There is a continuum of sweetened yeasted bakery goods across several gastronomic cultures: namely, the corek-tsoureki-brioche-challah-colombina/pannetone type of yeasted bakery goods. Tsoureki (pl. ‘Tsourekia’, the ‘t’ and ‘s’ are not silent) is the Greek (and no doubt Balkan) version of this sort of bakery good.
It is lightly scented with ‘mahlepi’, the pounded dried kernels from the stones of wild cherries, that imparts a sort of earthy nuttiness to it. I’m unable to liken the smell and taste of mahlepi to anything else I’ve tried. If pushed I’d say there’s a very faint whiff of paint stripper about it which, admittedly, doesn’t really make it sound all that appetising. But it is indispensable to a classic tsoureki.
Pounded ‘mastic’ – the resin drops from the Mastic plant that is indigenous to the island of Chios in the North Aegean – is also used for a classic tsoureki. Again, that’s a scent there really isn’t anything to which I could possibly liken it.
Both those scents, albeit rarely used in Greek cuisine, are familiar to those who’ve lived in Greece, or in contact with the Greek diaspora, as these are scents associated with particular festive foods (e.g., tsourekia at Easter), or with particular comfort foods (e.g., rice pudding). The aroma of mahlepi permeates many a Greek home on tsoureki-baking day, which is usually a few days before Easter Sunday. Mastic, for its part, whilst used on more occasions than mahlepi in Greek cuisine, is again a scent and ingredient that, whilst quintessentially Greek, doesn’t really feature all that often. Kaymaki ice cream – essentially ice cream based on double cream – is scented with mastic which, as a type of emulsifier, imparts a more dense, more ‘stringy’ type of, texture to it. Rice pudding is also scented with mastic which, again, gives it a much more emulsified/set texture than, say, English rice pudding.
Every household is likely to have its own recipe, which is likely not only to vary in the exact proportions of the main ingredients, but, also, on the ingredients themselves (e.g., lemon zest instead of mastic or orange zest etc). I’ve used this recipe here (in Greek) successfully on several occasions and have been pleased with the results. It has resulted in consistent bakes so I’ve stuck with it. I prefer working with fresh yeast as there is a difference in taste and texture (or so I think).
1kg extra strong flour
500ml whole milk
1 level tsp salt
60g fresh (i.e., baker’s) yeast
1 orange, zest only
1 level tsp pounded mastic
1 level tbsp pounded mahlepi &
1/2 tsp vanilla extract
Egg wash ingredients
1 egg yolk
2 tbsp milk
1/2 tsp honey
pinch of salt flakes or ordinary salt &
(to sprinkle after washing with the egg and before popping into the oven)
1. Heat 100ml milk to lukewarm – don’t overheat as you’ll end up scalding and ruining the yeast – add to a bowl with the yeast and 60g of the flour to make a yeast sponge. Cover with cling film and leave somewhere warm to get the yeast going. About 20′ should be fine.
2. In the meantime, melt the butter in a saucepan in which you’ve heated the remaining milk. Mix in the sugar, orange zest, mahlepi, vanilla, and eggs. Again, make sure this milky buttery mix isn’t too warm by the time you add the eggs as it’ll scramble them. You want it to be tepid.
3. Empty the yeast sponge into a larger bowl and mix in the milky sugary buttery ‘wet’ mix. Add the remaining flour and salt, and mix well with a wooden spoon. The dough will be quite wet and sticky, and won’t come together in the way that bread dough does. So you won’t be kneading it against any surface. Just mix well with a big wooden spoon to incorporate the ingredients, cover the bowl with cling film, and leave the dough somewhere warm (but not hot) to rest and prove for three hours.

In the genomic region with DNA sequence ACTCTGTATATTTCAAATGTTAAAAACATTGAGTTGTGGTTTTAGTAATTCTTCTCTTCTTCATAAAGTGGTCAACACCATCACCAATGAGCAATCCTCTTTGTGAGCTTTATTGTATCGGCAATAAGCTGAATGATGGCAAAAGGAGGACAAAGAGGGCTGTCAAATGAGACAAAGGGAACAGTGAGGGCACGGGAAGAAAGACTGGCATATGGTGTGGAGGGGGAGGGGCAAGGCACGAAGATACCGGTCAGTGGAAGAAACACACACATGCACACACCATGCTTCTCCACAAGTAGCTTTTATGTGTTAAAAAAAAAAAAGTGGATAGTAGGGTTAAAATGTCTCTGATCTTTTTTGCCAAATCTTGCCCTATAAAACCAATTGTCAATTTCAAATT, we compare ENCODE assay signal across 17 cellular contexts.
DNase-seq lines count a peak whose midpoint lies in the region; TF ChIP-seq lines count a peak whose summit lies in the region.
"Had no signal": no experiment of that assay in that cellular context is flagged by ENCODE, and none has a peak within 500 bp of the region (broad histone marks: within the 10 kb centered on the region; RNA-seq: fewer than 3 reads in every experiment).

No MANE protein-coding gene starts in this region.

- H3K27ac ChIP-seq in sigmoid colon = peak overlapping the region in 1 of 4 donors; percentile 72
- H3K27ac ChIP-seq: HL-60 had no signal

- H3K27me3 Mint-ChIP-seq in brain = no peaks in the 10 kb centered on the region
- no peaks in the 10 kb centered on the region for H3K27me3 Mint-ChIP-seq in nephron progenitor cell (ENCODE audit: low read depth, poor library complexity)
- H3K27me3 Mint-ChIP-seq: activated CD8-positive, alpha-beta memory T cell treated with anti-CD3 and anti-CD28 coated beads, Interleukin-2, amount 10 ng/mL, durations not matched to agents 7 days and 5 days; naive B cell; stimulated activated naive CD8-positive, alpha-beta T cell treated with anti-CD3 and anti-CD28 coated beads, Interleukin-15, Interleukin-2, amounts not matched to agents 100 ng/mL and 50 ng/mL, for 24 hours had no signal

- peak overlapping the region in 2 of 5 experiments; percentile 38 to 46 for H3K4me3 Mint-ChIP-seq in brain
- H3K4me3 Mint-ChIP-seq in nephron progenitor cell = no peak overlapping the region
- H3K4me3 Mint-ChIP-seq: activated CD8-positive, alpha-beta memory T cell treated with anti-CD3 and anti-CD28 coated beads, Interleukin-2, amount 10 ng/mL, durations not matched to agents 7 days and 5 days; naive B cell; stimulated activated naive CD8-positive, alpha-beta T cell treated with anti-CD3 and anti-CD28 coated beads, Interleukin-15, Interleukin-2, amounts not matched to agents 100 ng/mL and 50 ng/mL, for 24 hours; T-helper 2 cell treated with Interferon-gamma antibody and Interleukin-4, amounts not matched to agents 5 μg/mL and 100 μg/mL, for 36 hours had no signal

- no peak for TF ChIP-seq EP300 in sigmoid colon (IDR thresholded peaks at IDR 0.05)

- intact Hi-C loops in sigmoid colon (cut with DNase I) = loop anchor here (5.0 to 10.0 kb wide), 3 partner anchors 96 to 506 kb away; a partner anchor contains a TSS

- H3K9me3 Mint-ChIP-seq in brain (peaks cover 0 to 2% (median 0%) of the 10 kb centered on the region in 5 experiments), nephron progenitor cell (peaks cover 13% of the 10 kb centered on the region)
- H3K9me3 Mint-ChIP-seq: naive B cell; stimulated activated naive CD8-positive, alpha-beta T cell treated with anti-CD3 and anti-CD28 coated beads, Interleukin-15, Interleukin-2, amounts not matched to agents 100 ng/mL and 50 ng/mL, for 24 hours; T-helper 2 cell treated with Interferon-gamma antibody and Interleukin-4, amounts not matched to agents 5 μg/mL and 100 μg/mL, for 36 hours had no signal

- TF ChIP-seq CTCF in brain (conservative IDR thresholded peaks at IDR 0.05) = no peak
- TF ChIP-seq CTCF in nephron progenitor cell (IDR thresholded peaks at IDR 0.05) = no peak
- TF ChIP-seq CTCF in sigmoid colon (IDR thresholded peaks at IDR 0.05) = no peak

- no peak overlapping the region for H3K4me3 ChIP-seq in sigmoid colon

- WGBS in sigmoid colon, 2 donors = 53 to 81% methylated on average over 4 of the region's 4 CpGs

4. Now turn the dough out onto a floured work top. Lightly dust the dough and your hands with flour too. It’s a wet dough so don’t want it to get all sticky. Gently divide the dough into four lots without knocking out of it too much air. Then, further divide each lot into three to get your braids. Roll out these three into cylindrical shapes and then braid these into a plait. See photos. Repeat with the remaining three lots.
5. Butter two deep baking trays and line with baking parchment all the way up to the sides – this will help you remove the tsourekia after you’ve baked them. Place two plaits side by side in each tray.
6. Heat the oven to not more than 50C and place your trays in it so that the dough proves for a final time for not more than 30 minutes.
7. Remove the trays from the oven, turn the oven up to 180C (fan), brush plaits with egg wash — do this carefully as to not pierce the skin of the plait as it’ll deflate — and then sprinkle the plaits with almond flakes. Bake one tray at a time at the middle rack for 15-20′. Check at the 15-minute point and if they have browned enough, they’re done.
8. Remove tray from the oven, let the plaits cool for 10′ then remove, by lifting the sides of the parchment, and place on a rack to cool. Once fully cooled, wrap in cling film or store in some airtight container to keep the loaves fresh and soft. Tsoureki can keep for about a week or so.
And that’s how you make tsoureki! I enjoy eating mine sliced and always with lashings of butter and either apricot jam or nutella.
Other versions include: making a sugar glaze (icing sugar plus a drop of vanilla and 2 tbsp orange juice) and brushing the tsourekia once out of the oven (in this case don’t use flaked almonds); and rather than braiding, I lightly roll the dough out into rectangles, sprinkle/spread a filling containing chopped walnuts, chocolate, cinnamon, raisins or figs, butter, and moist brown sugar, (or an alternative filling with pistachios, candied pistachios, and butter) on it, then roll this into a log which I then either slice into 3-inch rolls or simply coil the log into a round bun. See photos for ideas.